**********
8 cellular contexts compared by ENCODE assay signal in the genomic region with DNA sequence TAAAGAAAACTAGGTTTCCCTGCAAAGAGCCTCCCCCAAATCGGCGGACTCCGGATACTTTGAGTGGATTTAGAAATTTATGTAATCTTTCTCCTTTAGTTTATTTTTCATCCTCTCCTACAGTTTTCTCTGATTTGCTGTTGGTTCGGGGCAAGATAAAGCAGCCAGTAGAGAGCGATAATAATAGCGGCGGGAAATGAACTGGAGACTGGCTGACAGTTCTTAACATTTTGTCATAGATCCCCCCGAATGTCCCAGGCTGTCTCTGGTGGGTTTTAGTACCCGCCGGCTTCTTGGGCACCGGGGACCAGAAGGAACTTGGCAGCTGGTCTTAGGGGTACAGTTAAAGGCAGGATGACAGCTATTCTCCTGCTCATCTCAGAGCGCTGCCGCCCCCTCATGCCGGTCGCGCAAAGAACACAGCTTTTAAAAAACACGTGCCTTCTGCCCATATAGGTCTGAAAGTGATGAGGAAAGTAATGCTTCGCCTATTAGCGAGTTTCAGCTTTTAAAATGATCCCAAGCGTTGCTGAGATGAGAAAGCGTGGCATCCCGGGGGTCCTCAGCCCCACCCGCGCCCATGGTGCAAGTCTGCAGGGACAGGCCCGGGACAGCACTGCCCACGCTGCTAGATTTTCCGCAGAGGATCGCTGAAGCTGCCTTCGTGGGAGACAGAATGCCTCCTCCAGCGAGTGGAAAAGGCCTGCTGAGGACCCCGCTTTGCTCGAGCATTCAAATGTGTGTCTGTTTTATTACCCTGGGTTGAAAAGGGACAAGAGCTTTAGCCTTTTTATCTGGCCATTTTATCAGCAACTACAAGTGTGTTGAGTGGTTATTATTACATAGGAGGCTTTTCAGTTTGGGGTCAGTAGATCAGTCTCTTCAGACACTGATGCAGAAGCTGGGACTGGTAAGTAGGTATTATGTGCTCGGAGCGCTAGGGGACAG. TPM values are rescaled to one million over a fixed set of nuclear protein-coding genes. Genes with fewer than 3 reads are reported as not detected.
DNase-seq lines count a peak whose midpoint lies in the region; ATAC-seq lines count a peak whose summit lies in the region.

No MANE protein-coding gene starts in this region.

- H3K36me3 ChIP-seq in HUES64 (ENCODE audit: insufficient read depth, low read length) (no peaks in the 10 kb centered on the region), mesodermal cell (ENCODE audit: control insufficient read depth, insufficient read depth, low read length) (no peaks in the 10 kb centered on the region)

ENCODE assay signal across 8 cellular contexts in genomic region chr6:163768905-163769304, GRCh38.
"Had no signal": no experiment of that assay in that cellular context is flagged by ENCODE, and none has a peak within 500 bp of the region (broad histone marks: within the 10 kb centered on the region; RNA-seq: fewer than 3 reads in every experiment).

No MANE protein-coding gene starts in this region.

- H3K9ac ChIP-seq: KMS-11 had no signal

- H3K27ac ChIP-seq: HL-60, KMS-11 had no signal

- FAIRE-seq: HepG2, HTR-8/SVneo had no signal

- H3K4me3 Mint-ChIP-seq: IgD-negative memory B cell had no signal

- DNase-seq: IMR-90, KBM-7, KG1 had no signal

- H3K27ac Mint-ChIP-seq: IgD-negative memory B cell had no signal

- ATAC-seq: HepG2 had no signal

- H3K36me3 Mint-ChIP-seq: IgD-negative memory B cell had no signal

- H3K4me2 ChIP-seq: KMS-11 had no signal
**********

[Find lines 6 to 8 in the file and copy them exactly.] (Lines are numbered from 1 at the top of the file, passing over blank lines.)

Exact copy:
"Had no signal": no experiment of that assay in that cellular context is flagged by ENCODE, and none has a peak within 500 bp of the region (broad histone marks: within the 10 kb centered on the region; RNA-seq: fewer than 3 reads in every experiment).

No MANE protein-coding gene starts in this region.

- H3K9ac ChIP-seq: KMS-11 had no signal